Cornell Law Review Online Publishes Response and Reply to Luna and Fairfield article “Digital Innocence”
In September 2014 Washington and Lee law professors Erik Luna and Joshua Fairfield published an article entitled “Digital Innocence” in the Cornell Law Review, Vol. 99, Issue 5. Cornell Law Review Online has now published two responses to the article and a reply from Professors Luna and Fairfield.
Find the full text of the article, responses and reply below:
“Digital Innocence” by Erik Luna and Joshua Fairfield
“Big Data and Due Process”, a response by Brandon Garrett, University of Virginia School of Law
“Collection Anxiety”, a response by Jane Bambauer, University of Arizona College of Law
“The Open Society and Its Digital Enemies: A Reply to Professors Bambauer and Garrett“, a reply by Erik Luna and Joshua Fairfield
Washington and Lee law professor Erik Luna has published an article in the inaugural edition of the Stanford Journal of Criminal Law & Policy. The article is entitled “Prosecutor King.”
From the abstract:
Professor Luna examines prosecutorial discretion through the lens of the Republic, analogizing Plato’s model city to American criminal justice. Like the city’s ideal rulers, prosecutors reign supreme through their discretionary decisionmaking, which includes not only the power to enforce the law but also the effective authority to adjudicate cases and set the scope of criminal law. Comparative analysis reveals that American prosecutors are not platonic, however, and an anti-totalitarian critique of the Republic helps demonstrate the danger of unchecked prosecutorial power.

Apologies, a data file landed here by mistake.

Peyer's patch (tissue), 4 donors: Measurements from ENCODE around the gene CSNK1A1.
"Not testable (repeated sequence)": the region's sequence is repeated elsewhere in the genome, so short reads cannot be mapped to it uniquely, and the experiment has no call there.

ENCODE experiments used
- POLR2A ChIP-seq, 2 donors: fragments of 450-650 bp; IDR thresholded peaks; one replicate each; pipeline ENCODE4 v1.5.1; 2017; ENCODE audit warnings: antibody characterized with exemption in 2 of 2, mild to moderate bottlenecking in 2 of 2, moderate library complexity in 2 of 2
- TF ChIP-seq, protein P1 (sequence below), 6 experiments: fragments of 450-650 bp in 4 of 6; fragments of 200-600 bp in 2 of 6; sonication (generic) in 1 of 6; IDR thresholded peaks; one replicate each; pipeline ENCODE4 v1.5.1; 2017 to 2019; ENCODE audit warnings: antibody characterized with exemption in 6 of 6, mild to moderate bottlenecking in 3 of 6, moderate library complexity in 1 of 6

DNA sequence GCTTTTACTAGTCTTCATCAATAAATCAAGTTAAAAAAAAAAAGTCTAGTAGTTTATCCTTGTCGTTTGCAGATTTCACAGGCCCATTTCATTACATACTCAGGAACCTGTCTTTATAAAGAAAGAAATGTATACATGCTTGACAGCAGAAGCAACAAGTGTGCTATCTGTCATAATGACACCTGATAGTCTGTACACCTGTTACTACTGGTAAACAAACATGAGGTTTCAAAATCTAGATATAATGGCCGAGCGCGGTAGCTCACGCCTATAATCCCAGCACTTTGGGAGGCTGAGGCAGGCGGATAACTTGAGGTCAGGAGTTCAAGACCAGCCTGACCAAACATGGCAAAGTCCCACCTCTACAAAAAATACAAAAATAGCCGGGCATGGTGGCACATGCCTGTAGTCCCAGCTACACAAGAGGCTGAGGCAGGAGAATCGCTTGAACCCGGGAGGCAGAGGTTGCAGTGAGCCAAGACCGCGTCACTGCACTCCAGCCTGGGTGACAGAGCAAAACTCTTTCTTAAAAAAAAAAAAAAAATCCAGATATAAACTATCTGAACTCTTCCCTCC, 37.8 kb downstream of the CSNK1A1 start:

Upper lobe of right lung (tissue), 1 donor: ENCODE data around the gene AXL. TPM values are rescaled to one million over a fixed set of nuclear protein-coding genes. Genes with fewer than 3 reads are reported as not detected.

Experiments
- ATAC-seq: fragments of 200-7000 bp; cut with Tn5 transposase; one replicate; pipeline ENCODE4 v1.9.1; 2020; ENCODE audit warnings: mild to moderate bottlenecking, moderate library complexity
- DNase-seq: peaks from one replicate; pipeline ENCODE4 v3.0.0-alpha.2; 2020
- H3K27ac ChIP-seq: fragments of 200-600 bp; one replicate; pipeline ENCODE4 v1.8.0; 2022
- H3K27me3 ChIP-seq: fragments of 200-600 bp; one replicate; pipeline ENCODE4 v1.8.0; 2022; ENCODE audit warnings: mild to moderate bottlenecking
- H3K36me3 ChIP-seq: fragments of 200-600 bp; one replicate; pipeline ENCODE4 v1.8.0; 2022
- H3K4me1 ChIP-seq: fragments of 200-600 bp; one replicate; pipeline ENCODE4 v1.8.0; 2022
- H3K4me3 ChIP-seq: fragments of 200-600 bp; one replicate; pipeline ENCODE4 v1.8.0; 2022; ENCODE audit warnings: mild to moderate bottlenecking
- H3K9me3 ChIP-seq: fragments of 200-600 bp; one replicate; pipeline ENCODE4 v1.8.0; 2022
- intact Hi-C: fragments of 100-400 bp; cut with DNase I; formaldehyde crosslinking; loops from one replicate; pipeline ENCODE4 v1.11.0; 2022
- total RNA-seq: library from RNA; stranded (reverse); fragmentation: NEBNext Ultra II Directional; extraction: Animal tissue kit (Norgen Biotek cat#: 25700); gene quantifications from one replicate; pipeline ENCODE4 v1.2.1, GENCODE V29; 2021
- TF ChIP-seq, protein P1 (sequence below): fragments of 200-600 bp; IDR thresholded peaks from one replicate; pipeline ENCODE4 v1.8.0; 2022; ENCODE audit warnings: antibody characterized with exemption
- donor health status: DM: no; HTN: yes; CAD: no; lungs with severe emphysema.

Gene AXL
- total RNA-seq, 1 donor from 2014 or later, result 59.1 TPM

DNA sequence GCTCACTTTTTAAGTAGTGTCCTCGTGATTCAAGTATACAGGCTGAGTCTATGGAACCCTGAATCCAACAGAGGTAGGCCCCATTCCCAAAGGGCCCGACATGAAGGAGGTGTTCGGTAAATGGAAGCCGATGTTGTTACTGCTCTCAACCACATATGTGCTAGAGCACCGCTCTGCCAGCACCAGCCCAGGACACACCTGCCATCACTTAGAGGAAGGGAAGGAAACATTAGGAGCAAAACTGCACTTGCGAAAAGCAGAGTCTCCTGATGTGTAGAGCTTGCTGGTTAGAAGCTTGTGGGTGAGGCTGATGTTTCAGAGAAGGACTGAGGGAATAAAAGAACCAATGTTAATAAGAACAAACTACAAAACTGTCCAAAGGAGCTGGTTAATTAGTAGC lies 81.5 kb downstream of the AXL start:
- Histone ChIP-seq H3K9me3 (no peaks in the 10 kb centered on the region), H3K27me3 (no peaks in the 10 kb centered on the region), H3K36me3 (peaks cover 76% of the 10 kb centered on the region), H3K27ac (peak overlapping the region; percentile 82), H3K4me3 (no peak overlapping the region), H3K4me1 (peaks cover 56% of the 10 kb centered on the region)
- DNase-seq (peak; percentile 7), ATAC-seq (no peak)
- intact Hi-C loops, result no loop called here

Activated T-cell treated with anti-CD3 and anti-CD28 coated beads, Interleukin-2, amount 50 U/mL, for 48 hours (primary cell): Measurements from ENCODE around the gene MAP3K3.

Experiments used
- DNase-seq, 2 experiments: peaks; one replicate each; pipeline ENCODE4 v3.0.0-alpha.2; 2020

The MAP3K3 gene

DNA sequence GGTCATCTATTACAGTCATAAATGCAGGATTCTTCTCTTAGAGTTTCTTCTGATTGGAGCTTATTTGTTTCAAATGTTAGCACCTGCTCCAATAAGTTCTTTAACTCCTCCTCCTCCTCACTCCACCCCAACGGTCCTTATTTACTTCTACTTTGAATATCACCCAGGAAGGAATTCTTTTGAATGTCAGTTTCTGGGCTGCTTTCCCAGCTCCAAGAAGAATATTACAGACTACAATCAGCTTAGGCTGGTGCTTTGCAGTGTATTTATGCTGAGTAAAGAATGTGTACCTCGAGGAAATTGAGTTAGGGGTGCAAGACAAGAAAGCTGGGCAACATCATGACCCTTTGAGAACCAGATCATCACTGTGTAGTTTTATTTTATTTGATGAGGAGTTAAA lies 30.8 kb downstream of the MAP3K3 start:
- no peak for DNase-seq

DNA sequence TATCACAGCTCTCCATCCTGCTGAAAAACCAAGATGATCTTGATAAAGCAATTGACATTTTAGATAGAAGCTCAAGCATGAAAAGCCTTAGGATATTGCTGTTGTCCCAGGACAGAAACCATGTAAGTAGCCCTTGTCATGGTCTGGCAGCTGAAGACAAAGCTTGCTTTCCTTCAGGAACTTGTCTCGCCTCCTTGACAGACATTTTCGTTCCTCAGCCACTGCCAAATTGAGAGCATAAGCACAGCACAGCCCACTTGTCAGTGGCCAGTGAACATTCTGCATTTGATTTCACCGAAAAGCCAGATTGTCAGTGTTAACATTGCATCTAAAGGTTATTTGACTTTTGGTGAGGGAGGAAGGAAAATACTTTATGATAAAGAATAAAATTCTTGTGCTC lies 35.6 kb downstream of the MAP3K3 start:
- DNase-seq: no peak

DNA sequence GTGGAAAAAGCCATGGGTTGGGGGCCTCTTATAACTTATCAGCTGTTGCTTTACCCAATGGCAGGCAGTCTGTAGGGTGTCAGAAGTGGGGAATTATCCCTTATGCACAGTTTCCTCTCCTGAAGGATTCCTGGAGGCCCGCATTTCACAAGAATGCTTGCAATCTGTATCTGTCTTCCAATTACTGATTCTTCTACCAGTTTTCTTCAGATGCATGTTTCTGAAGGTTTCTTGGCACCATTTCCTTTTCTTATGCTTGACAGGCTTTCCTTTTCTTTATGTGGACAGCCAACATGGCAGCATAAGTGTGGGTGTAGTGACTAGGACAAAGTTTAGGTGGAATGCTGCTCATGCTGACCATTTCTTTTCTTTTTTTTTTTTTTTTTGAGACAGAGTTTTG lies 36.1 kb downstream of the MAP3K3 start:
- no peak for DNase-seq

The full article is available here.
From the abstract:
Recent revelations have shown that almost all online activity and increasing amounts of offline activity are tracked using Big Data and data mining technologies. The ensuing debate has largely failed to consider an important consequence of mass surveillance: the obligation to provide access to information that might exonerate a criminal defendant. Although information technology can establish innocence—an ability that will only improve with technological advance—the fruits of mass surveillance have been used almost exclusively to convict. To address the imbalance and inform public dialogue, this Article develops the concept of “digital innocence” as a means of leveraging the tools of Big Data, data mining, ubiquitous consumer tracking, and digital forensics to prevent wrongful convictions and to provide hard proof of actual innocence for those already convicted.
Download the full article here.
Washington and Lee Law Professor Erik Luna recently presented his forthcoming work, Prosecutor King, at the Symposium on Prosecutorial Discretion. The Symposium was held on May 16, 2014 at Stanford Law School and hosted by the Stanford Journal of Criminal Law & Policy. Professor Luna’s work will be published in the journal’s inaugural edition.
The discussion and fellowship were very stimulating, bringing together scholars from around the world to discuss the German Free Law Movement and Hermann Kantorowicz’s work The Battle for Legal Science. The presentations were at an extremely high level and very enlightening. W&L’s own Erik Luna participated in a panel discussing the legacy of free law, which Visiting W&L law professor Trey Childress moderated. Russ Miller’s presentation in another panel on free law in German Jurisprudence was truly fascinating, as we each learned how the German Constitutional Court might arguably be implementing some of the free law approach in its own work.